Roku devices are popular choices for streaming TV, movies and other forms of entertainment in Florida households. However, a judge recently ruled that Roku, Inc. used Universal Electronics Inc.’s intellectual property without permission. The judge ruled that certain Roku devices could no longer be imported into the United States due to patent infringement.
Intellectual property violation
The lawsuit primarily centered around older versions of several Roku devices, including the Roku Ultra and Soundbar. The suit alleged that those Roku devices were using Universal’s patented technology without permission. The U.S. International Trade Commission — ITC — ultimately agreed with Universal. Roku is now banned from importing the older version of these devices into the country.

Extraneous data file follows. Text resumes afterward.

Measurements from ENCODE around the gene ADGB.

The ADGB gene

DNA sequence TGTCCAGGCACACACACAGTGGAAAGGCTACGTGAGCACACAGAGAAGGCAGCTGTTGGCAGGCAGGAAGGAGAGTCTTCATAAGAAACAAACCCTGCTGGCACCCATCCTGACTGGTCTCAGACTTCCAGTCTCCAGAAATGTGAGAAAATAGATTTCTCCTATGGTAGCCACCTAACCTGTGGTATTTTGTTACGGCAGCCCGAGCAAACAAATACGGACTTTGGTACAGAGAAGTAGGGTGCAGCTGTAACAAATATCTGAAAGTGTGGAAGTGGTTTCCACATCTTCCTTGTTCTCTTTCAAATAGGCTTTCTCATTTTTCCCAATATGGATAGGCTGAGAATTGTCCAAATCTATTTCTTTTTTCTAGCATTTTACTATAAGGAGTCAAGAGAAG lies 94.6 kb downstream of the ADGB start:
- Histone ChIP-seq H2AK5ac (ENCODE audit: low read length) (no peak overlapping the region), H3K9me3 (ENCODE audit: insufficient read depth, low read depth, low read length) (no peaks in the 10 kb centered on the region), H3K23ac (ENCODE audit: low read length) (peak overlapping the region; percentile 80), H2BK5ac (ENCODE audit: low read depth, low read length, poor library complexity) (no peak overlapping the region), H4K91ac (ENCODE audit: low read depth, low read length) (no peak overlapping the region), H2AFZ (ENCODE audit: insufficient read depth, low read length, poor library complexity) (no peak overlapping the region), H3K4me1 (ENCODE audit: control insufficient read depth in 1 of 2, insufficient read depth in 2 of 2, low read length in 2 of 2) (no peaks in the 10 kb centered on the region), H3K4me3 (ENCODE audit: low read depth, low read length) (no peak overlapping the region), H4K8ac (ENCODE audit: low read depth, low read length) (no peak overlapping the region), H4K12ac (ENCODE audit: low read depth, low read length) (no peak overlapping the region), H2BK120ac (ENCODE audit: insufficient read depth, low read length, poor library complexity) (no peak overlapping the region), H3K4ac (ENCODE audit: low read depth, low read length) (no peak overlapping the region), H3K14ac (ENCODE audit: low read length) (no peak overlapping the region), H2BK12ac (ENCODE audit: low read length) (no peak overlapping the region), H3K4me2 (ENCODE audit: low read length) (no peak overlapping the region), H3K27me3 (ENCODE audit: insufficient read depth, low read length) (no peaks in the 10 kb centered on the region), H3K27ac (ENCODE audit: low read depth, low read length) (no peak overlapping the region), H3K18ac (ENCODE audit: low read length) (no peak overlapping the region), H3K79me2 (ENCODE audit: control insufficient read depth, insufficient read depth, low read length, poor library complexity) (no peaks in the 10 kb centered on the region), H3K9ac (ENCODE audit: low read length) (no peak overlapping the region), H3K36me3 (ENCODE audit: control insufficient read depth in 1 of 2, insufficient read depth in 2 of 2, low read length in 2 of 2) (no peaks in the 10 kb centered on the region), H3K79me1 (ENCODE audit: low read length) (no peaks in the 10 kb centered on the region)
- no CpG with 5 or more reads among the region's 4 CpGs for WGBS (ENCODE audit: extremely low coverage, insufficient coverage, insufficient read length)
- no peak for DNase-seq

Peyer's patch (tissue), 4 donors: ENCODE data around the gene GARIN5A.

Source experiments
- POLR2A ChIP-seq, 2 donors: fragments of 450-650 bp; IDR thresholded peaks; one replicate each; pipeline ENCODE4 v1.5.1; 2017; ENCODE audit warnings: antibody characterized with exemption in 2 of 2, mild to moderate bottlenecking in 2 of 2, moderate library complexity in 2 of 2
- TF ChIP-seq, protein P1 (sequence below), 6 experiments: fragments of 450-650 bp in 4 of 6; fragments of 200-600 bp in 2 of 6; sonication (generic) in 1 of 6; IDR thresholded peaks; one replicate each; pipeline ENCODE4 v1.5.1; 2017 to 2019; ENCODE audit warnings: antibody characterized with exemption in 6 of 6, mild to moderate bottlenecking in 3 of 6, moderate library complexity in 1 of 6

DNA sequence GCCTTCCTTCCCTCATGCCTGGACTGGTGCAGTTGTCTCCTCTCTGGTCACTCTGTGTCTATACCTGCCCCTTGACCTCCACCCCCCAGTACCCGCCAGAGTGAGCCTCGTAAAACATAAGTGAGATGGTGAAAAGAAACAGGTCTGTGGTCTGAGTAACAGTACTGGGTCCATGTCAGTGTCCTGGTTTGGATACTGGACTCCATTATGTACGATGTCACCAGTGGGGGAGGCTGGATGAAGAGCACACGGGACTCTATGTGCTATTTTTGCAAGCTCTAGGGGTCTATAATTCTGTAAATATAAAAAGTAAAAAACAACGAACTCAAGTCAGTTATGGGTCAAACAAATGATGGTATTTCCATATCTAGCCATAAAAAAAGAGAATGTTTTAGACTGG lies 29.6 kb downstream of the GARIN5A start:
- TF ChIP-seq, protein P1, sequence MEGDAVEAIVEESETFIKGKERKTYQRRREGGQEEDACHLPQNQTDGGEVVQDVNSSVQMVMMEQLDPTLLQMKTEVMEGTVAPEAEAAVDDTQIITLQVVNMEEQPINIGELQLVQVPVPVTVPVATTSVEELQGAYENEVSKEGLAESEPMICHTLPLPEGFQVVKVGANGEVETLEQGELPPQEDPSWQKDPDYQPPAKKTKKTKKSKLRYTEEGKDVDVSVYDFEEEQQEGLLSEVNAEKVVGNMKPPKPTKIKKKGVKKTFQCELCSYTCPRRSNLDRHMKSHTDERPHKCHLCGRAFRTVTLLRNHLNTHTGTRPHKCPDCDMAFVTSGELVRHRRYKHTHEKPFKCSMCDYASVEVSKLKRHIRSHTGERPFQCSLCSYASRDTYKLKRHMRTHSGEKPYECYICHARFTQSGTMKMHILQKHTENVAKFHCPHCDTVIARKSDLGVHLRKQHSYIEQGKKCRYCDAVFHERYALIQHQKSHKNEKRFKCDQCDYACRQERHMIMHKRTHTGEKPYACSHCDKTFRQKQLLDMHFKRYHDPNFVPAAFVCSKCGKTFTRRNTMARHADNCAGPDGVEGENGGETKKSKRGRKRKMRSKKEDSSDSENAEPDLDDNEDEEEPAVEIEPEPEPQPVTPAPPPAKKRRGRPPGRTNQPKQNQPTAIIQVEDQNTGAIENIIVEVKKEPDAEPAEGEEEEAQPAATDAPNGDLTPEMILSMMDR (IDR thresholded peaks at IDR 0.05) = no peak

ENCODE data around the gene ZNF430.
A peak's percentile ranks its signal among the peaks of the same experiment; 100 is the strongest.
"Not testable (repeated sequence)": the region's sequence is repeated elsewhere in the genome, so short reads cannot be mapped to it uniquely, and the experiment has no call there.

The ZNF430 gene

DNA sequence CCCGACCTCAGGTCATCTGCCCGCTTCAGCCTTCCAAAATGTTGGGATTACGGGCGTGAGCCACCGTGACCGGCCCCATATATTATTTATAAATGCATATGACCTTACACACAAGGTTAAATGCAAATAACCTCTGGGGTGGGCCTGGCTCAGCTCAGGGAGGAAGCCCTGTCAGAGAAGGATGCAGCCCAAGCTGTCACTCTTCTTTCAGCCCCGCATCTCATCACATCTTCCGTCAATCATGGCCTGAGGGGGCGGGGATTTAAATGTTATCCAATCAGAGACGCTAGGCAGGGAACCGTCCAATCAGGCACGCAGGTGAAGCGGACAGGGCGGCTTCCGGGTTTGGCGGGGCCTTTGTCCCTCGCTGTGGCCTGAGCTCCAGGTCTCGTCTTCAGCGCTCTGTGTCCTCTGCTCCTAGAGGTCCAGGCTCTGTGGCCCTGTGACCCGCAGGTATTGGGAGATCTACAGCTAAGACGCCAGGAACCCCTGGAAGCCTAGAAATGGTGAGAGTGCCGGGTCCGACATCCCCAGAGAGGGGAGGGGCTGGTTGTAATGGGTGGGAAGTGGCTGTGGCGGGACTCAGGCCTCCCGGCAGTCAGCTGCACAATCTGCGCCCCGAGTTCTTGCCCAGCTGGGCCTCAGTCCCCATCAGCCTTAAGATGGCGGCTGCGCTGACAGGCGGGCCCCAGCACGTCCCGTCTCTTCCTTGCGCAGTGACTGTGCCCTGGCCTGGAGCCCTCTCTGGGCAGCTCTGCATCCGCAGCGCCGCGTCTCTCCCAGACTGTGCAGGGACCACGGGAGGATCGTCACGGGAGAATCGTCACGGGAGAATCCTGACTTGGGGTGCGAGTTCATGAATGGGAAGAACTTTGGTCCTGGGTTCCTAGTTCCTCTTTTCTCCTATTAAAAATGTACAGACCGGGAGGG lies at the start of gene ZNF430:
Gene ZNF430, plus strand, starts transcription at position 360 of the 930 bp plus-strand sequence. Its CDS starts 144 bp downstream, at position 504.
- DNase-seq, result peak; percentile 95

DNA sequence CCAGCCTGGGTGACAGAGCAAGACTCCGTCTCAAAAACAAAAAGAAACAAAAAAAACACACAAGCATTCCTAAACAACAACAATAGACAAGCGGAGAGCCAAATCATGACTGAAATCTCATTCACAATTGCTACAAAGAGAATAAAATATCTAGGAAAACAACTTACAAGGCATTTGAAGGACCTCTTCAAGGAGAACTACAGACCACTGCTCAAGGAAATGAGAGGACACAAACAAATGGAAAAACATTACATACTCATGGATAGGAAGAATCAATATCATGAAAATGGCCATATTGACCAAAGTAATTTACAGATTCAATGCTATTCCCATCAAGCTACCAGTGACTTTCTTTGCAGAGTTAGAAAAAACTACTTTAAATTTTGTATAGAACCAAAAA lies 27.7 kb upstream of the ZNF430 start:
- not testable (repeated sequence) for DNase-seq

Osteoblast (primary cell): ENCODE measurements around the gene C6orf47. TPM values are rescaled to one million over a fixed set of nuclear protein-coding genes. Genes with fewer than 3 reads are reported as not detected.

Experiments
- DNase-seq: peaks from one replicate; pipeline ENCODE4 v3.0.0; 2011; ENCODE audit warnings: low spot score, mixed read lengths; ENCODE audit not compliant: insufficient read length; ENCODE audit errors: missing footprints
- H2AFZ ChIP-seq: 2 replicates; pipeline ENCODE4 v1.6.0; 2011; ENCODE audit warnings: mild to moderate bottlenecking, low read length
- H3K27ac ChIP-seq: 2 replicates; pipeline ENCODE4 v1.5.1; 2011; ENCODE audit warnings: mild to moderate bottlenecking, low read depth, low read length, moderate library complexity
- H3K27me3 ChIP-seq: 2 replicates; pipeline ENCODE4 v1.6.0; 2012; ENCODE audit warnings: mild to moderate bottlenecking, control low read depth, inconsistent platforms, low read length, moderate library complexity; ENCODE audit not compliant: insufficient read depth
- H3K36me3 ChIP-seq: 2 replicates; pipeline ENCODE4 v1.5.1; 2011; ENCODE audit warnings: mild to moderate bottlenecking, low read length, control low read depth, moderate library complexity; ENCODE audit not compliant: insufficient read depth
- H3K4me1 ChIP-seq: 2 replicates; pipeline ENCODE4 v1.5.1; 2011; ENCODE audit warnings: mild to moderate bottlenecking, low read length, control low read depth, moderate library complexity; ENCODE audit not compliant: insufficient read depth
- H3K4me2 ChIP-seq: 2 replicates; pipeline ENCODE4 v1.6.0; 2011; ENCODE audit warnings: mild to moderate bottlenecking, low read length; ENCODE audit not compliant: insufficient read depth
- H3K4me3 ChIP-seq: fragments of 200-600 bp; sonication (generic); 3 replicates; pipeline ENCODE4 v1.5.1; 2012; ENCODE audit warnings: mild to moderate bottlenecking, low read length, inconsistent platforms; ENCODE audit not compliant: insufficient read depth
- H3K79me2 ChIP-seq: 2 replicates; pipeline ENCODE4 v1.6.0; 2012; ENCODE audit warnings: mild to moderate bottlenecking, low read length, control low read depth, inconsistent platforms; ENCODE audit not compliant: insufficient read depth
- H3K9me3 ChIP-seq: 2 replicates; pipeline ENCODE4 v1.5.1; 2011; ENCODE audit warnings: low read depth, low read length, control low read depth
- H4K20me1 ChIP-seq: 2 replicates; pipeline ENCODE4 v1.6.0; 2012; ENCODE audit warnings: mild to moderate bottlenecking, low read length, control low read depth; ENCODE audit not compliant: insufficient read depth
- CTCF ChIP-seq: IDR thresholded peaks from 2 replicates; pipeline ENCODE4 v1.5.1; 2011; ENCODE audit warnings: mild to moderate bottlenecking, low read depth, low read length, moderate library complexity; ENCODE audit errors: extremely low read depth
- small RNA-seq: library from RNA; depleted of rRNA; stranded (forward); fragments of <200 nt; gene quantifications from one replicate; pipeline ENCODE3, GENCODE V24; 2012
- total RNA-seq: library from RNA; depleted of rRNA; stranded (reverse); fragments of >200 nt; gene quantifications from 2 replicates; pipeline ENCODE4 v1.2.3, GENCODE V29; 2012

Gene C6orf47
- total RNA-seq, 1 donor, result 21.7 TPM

This does not mean that Florida consumers will no longer see Roku devices on the shelves. Prior to the ruling, Roku redesigned the offending devices so that they no longer use the patented technology that they did not have permission to use. Both the ban on imports for the older devices and the new devices’ redesign highlight just how beneficial a patent infringement claim can be for companies that are eager to protect their:
- Intellectual property
- Edge on the market
Intellectual property — especially when it is innovative — is often key to a company’s success. Any use of that intellectual property without permission can be harmful, and it is often necessary to take action to end the improper usage. Navigating patent infringement lawsuits on an international level can be challenging, though, and is often best pursued alongside a knowledgeable counsel.